I love Opera Mini, not just because of its light size and data saving features, but also because the app keeps getting updated frequently with new things to check out.
This last update for example adds a QR reader and generator to the browser so that you can scan any QR code you might come across and immediately go to the linked page, or create codes to share with nearby users or online. I haven't been seeing lots of QR codes around me lately, but in the 1 or 2 instances where I came across them, I wished I could scan them easily.
When I'm browsing a comments section on Reddit on the Android version of Chrome, I prefer to open links in a new tab, because opening them directly will make the current page "forget" which threads I've already minimized. But when the links are to a YouTube video, they open in a tab with the mobile version of YouTube, instead of in the dedicated Android app. This little app fixes that: Open Link With allows you to open a web page with any compatible app. It's perfect for quickly switching over to YouTube for that link I opened wrong, or for opening a page in an alternate browser that isn't set to the Android default.
Introduced at Google I/O this year and implemented in the stable version 45 of Chrome, Chrome Custom Tabs aim to make browsing from third-party apps as fast, unintrusive, and seamless as possible. Instead of developers relying on System WebView to load links from their applications, they could implement Custom Tabs to open these links in a faster page that sits on top of the app and uses Chrome's rendering and data saving capabilities, has access to its saved passwords and autofill information, and benefits from its security updates.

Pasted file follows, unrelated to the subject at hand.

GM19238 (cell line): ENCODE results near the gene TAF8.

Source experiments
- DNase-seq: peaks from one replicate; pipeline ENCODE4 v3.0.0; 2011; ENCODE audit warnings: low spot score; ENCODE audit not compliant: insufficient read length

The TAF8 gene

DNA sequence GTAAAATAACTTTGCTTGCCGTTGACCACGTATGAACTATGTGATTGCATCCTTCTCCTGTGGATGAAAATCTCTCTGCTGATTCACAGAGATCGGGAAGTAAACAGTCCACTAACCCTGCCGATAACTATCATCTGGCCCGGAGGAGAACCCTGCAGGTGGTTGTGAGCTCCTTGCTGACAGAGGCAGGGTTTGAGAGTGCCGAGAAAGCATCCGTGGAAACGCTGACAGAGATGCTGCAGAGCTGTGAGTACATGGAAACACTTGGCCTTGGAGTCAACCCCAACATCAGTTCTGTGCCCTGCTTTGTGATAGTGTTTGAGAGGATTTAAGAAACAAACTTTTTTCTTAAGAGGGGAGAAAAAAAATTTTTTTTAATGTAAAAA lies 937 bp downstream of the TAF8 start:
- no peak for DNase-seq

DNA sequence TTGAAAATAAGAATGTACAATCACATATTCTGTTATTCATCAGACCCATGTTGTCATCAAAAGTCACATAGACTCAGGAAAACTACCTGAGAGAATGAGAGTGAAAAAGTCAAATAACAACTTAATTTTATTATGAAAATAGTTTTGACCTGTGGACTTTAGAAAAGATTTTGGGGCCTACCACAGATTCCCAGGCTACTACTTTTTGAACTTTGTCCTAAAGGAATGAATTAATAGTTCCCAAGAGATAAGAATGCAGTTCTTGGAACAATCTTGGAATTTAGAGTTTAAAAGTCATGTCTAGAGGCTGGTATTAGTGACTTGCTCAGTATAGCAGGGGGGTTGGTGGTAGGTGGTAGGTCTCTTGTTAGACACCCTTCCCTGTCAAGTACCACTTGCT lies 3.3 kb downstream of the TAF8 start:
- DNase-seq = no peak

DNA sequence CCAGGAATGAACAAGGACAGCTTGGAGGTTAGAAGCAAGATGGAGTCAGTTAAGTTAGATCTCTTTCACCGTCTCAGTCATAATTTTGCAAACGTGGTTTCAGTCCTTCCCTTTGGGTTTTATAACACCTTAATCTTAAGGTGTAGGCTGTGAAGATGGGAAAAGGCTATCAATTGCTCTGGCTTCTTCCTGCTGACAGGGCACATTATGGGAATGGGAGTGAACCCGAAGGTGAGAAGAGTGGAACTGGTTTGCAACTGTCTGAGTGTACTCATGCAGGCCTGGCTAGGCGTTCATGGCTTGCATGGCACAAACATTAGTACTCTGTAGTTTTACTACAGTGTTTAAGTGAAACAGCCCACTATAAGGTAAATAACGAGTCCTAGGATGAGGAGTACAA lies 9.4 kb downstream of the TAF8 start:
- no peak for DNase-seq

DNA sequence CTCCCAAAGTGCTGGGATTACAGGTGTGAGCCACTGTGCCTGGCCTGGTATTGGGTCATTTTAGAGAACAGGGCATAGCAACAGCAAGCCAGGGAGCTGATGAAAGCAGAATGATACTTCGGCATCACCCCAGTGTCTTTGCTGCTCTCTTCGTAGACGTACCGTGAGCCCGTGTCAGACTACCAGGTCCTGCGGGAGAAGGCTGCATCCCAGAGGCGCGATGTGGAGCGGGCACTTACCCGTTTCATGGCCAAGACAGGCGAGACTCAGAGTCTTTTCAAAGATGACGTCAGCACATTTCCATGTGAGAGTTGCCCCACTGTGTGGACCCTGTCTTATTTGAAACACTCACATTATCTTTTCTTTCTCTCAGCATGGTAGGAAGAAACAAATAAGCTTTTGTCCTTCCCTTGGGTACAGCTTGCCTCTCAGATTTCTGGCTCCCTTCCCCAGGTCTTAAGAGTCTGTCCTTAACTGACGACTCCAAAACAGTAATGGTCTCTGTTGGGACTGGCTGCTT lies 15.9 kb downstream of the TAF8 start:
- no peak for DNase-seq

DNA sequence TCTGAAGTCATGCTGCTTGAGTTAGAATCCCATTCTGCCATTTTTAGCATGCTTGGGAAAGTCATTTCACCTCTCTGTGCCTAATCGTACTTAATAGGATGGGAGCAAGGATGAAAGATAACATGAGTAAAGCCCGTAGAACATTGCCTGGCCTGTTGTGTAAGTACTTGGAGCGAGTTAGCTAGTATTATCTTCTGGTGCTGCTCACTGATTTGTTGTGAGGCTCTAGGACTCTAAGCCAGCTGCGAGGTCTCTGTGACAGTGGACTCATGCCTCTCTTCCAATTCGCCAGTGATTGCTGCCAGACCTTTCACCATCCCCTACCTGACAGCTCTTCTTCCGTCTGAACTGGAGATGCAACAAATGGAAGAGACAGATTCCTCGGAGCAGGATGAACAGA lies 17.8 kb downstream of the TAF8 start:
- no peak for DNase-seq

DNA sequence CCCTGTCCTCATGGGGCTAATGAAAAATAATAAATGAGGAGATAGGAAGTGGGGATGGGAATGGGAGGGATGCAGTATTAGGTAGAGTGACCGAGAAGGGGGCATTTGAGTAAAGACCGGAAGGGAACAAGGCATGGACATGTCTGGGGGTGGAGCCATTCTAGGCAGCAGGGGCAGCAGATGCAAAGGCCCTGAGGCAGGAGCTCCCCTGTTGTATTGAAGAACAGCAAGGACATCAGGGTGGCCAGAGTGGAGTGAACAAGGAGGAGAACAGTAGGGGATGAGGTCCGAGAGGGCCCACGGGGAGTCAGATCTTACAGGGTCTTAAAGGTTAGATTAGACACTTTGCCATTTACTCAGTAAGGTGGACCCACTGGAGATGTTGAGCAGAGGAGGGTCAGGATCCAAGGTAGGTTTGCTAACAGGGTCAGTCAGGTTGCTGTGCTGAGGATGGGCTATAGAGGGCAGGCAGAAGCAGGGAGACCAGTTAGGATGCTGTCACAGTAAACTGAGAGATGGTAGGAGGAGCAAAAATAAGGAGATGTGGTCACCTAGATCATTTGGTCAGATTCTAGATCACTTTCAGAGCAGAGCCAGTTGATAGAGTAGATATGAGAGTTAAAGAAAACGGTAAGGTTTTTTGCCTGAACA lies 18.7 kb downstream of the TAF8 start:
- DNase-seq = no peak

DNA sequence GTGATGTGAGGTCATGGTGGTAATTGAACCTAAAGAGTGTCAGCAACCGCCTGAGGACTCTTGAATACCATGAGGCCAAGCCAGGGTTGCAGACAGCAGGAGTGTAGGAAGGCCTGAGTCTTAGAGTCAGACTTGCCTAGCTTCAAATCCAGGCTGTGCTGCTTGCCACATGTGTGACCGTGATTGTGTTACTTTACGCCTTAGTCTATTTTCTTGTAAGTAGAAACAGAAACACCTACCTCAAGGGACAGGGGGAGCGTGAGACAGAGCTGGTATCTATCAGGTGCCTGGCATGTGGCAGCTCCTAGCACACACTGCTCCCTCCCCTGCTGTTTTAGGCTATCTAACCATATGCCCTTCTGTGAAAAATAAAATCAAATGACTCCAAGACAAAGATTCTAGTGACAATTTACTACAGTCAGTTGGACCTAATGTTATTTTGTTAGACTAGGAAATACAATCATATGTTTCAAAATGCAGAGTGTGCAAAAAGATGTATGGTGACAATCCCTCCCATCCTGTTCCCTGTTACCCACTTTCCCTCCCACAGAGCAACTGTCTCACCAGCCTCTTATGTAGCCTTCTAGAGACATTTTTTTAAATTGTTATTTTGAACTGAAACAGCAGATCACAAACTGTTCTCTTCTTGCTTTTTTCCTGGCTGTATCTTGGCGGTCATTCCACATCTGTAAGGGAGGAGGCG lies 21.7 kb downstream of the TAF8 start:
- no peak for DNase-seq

However, not all developers have implemented Chrome Custom Tabs and that's where Chromer comes in.
There's no limit to what you can build in Minecraft. From a one-to-one scale model of the Starship Enterprise to a working CPU, the block-based video game has seen practically everything. Fans of the game like to spend time on large-scale constructions, and the engineers at Verizon seem to be some of the biggest fans around. Staying true to what the company is known for, they've taken it upon themselves to extend the network's wireless coverage into the virtual world and build a working smartphone in Minecraft. The result is admittedly very cool.
The phone may not have all the conveniences of a modern smartphone: the roughly 2000-inch display has a screen resolution of about 40 by 30 pixels, which gives it a rather lowish pixel density of around 0.0254 ppi.
Browsers are a core part of the mobile phone experience, but I don't find them particularly exciting. I do with my browser largely what I did ten years ago: open it up, go to a URL, and scroll through the page that appears. I don't really use bookmarks or search predictions, though combining the search and location bars together was pretty nice. Custom search engines are fun too.
The thing about Marshmallow is that it added a lot of granular control over your apps, but it did so in such a confusing and redundant way that it kind of made things worse in my opinon. Apps now have their individual propertiespage where you can control their notifications (despite that being also available in Sound & notification), permissions (despite that being accessible in one list under Settings -> Apps -> cog icon -> App permissions), and defaults and supported links (despite that also being accessible in that same cog setting). It's this last part that we'll talk a little bit about today, but brace yourself, this will be baffling, inconsistent, and unnecessarily convoluted.
What's more annoying than a slow webpage? A slow webpage on your phone. Ain't nobody got time for that when a connection is bouncing back and forth between 3G and LTE. And that means a publisher somewhere is missing out on traffic. It's a lose-lose situation.
Unfortunately this is the hole we find ourselves in. Webpages aren't the simple creations they used to be. Sites plug in to other sites, meaning you have to wait for third-party ads, widgets, and comment sections to load up before you can start browsing the way you'd like.
In short, version 32 is eager to sprinkle shortcuts to your favorite sites all over your homescreen. No having to open the browser first and type in URLs. No searching through a list of bookmarks. Just tap on a website's icon as though it were an app, like you would when clicking on a bookmark widget from Chrome or your phone's default browser.